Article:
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Castleton, Peak Cavern, 1811 - 1926


"The Peak Cavern is one of the finest specimens of a chambered cave in this country"[1]

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The early nineteenth century description of the Peak Cavern, below, has been extracted from David Peter Davies' "History of Derbyshire", published in 1811.

"PEAK CAVERN, which is also sometimes called the Devil's Cave, is one of those magnificent, sublime and extraordinary operations of nature, which at all times excite the admiration and wonder of their beholders. And the description of the Mantuan Bard, when introducing his hero into a similar excavation, may with propriety be applied to it, -

"Spelunca alta fuit, vastoque immanis hiatu."
Virg. Æn.

This cave has, at all times, been regarded as one of the principal wonders of Derbyshire, and celebrated by several poets. It is situated at the distance of about 100 yards from the Inn at Castleton, and is approached by a path along the side of a clear rivulet, crossed by a small bridge, which conducts to the fissure, or separation of the rock, at the end of which is the cavern. It would be difficult to imagine a scene more august, than that which presents itself to the visitor, at the first appearance of the mouth of the cavern. On each side, the huge grey rocks, rise almost perpendicularly, to the height of nearly three hundred feet; and meeting each other at right angles, form a deep and gloomy recess. In front, the mouth of the cave, overhung by a vast canopy of unpillared rock, assuming the appearance of a depressed arch, strikes the mind as solemnly grand. This natural arch is regular in structure, and extends, in width, one hundred and twenty feet —in heighth [sic], forty-two —and receding depth about ninety. In this entrance, or first cavern, a singular combination is produced — human habitations and manufacturing machines (the appendages of some twine makers, who have fixed their residence within this cavern) blending with the sublime features of the natural scenery. After penetrating about thirty yards into the cave, the roof becomes lower, and a gentle descent conducts, by a detached rock, to the interior entrance of this tremendous hollow. Here, the light of day, which gradually softens, wholly disappears; and candles are put into the hands of the inspector, to illuminate his farther progress through the stygian darkness of the cavern.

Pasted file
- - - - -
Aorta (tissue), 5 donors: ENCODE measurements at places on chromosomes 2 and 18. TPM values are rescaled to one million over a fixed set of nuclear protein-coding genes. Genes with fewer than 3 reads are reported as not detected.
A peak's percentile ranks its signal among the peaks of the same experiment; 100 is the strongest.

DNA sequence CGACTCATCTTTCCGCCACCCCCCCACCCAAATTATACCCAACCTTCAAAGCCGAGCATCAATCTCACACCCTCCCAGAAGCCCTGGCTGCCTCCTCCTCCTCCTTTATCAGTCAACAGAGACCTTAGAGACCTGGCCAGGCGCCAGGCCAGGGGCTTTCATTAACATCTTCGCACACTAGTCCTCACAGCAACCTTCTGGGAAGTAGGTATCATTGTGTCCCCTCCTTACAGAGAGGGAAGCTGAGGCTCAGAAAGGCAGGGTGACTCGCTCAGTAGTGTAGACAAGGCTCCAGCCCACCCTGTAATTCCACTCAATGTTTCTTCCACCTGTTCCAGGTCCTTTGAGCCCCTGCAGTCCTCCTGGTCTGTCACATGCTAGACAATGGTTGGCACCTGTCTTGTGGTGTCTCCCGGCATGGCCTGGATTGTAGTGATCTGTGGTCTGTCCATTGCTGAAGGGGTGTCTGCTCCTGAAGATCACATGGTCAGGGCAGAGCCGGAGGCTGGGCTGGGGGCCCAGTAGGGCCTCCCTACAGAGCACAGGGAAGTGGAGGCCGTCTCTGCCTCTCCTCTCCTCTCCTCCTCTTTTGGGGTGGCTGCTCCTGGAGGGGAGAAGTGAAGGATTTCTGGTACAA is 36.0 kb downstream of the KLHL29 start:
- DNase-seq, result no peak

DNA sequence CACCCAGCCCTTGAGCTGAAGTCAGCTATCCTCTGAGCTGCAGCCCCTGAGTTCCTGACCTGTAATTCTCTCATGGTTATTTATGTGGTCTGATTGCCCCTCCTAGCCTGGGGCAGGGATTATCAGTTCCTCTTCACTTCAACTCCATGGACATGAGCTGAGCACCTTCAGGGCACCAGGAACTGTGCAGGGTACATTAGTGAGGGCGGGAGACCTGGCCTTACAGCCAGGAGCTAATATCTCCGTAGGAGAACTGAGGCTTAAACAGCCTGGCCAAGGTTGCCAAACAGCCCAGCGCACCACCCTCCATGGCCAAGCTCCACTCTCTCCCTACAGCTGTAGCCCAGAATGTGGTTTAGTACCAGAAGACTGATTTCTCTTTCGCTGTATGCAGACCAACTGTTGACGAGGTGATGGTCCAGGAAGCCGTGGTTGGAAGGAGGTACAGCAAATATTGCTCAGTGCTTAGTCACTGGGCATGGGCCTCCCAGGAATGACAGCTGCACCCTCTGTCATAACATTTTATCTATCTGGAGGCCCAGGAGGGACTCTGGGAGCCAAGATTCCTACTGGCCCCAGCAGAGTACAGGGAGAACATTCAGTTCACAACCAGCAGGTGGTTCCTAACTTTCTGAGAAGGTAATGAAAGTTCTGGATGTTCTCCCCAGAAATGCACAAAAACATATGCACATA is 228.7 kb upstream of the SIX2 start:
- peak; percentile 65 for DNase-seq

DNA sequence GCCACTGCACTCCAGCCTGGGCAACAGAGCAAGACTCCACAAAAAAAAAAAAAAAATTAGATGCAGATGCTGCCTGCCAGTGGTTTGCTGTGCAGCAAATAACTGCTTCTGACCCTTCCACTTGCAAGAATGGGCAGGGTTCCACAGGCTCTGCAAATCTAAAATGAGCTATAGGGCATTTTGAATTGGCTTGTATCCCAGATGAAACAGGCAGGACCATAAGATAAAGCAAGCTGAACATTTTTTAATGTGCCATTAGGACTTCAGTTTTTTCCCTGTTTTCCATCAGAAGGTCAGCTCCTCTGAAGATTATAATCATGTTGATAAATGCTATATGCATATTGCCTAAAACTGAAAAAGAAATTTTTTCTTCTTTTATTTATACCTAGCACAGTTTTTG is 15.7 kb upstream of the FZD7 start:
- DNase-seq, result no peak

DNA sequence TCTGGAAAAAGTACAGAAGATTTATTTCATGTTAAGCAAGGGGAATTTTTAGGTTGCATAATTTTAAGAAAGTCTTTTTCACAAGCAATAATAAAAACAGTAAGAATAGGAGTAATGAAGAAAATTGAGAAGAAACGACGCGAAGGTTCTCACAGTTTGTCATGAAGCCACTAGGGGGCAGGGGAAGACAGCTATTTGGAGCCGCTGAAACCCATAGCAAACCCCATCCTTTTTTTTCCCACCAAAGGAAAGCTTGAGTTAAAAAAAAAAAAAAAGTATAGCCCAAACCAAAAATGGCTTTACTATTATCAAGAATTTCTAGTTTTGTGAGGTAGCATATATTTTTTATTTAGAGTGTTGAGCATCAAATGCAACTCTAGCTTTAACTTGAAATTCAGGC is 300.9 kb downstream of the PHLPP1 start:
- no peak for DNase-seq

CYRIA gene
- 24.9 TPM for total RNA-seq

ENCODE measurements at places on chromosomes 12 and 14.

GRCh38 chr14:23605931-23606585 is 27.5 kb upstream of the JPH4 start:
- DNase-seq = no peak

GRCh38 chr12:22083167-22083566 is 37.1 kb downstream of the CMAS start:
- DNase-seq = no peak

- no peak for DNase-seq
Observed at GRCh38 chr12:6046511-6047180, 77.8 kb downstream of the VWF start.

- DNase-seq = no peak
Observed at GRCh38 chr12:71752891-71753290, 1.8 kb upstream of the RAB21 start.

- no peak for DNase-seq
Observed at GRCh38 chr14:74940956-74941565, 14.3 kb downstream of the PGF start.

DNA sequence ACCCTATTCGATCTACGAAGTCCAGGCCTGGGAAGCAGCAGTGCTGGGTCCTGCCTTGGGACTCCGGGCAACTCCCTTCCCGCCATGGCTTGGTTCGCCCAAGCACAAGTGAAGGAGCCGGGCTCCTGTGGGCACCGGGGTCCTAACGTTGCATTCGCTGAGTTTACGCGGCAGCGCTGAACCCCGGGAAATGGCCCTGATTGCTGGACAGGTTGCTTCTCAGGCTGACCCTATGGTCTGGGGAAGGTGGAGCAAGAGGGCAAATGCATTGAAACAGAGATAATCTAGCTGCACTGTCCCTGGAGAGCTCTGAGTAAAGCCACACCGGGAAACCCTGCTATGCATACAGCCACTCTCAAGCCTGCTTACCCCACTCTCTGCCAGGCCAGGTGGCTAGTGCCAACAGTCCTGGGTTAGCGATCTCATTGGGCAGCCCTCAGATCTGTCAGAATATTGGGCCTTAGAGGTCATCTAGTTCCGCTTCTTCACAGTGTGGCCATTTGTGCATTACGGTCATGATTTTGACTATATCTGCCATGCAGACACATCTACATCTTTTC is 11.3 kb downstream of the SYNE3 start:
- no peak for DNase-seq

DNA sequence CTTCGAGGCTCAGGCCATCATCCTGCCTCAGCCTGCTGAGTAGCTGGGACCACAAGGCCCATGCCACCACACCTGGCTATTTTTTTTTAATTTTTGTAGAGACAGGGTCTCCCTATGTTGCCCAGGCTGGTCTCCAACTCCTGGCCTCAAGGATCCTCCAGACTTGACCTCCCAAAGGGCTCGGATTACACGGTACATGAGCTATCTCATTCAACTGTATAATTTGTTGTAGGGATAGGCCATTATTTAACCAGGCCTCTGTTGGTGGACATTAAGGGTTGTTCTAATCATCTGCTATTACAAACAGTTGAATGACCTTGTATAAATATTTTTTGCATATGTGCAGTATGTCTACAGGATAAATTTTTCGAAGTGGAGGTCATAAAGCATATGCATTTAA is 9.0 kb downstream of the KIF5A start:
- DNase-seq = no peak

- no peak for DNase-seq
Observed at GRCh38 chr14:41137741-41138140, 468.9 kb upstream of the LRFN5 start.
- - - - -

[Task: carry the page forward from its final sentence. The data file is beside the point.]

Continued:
After passing through a wicket-gate, which the proprietor unlocks; the way becomes low and confined, and the visitor is obliged to proceed in a stooping posture, twenty or thirty yards, when he arrives at a spacious opening, which from its form is called the Bell-House. From here, the path conducts to the margin of a small lake, locally termed the First Water: —it is, about fourteen yards in length, but, not more than two or three feet in depth. A small boat, or rather a tub, provided by the guide, is ready to convey the passenger to the interior parts of the cavern, beneath a massive vault of rock, which in some parts descends to within eighteen or twenty inches of the water. Owing to the lowness of the vault, the visitor is obliged to stretch himself at full length in the boat ; and the guide entering the lake, and bending his head, almost to the surface of the water, pushes forward the skiff with one hand, while he carries his light in, the other. "We stood some time," says M. St. Fond, "on the brink; and the light of our dismal torches, which emitted a black smoke, reflecting our pale images from the bottom of the lake, we almost conceived that we saw a troop of shades starting from an abyss to present themselves before us". The illusion was extremely striking. "This place, indeed, is very favorable to the wanderings of the imagination; and the man versed in classic lore, is immediately reminded of the passage of the Styx in the fabled bark of Charon.

Landed again on the rock, the stranger pursues his course, like Æneas and his guide,

" Obscuri sola sub nocte perumbram,
Perque domos Ditis vacuas et inania regna;"